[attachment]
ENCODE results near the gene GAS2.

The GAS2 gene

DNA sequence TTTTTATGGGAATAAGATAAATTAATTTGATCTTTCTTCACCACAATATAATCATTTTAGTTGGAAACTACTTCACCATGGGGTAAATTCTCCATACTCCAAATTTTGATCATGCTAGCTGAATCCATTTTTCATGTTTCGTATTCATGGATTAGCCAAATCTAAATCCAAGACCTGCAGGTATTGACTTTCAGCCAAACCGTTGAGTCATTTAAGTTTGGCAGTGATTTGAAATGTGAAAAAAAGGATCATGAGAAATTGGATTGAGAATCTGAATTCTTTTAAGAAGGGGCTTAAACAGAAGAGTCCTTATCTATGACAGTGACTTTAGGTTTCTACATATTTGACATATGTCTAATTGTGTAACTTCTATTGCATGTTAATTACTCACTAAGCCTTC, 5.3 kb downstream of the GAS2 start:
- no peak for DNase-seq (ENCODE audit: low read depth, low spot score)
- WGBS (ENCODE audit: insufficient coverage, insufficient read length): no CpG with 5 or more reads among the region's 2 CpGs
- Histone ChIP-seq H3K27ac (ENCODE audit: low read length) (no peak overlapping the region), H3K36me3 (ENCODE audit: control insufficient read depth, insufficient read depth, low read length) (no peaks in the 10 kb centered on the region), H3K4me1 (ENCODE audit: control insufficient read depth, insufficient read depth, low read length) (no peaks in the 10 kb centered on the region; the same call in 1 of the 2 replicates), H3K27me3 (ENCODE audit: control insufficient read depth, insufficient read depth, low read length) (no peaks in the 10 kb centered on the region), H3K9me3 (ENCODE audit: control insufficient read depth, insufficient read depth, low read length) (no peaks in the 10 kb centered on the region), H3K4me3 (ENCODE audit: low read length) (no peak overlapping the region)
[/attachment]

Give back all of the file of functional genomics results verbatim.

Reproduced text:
ENCODE results near the gene GAS2.

The GAS2 gene

DNA sequence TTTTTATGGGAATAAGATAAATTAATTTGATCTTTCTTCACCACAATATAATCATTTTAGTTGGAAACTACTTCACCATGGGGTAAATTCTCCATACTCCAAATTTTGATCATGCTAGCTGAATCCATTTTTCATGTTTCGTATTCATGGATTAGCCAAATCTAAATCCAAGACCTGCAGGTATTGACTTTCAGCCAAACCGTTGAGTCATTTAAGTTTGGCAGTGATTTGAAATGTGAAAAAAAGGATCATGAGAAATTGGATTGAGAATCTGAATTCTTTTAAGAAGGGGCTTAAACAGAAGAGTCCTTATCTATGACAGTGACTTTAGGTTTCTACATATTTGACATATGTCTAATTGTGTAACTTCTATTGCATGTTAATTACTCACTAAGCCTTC, 5.3 kb downstream of the GAS2 start:
- no peak for DNase-seq (ENCODE audit: low read depth, low spot score)
- WGBS (ENCODE audit: insufficient coverage, insufficient read length): no CpG with 5 or more reads among the region's 2 CpGs
- Histone ChIP-seq H3K27ac (ENCODE audit: low read length) (no peak overlapping the region), H3K36me3 (ENCODE audit: control insufficient read depth, insufficient read depth, low read length) (no peaks in the 10 kb centered on the region), H3K4me1 (ENCODE audit: control insufficient read depth, insufficient read depth, low read length) (no peaks in the 10 kb centered on the region; the same call in 1 of the 2 replicates), H3K27me3 (ENCODE audit: control insufficient read depth, insufficient read depth, low read length) (no peaks in the 10 kb centered on the region), H3K9me3 (ENCODE audit: control insufficient read depth, insufficient read depth, low read length) (no peaks in the 10 kb centered on the region), H3K4me3 (ENCODE audit: low read length) (no peak overlapping the region)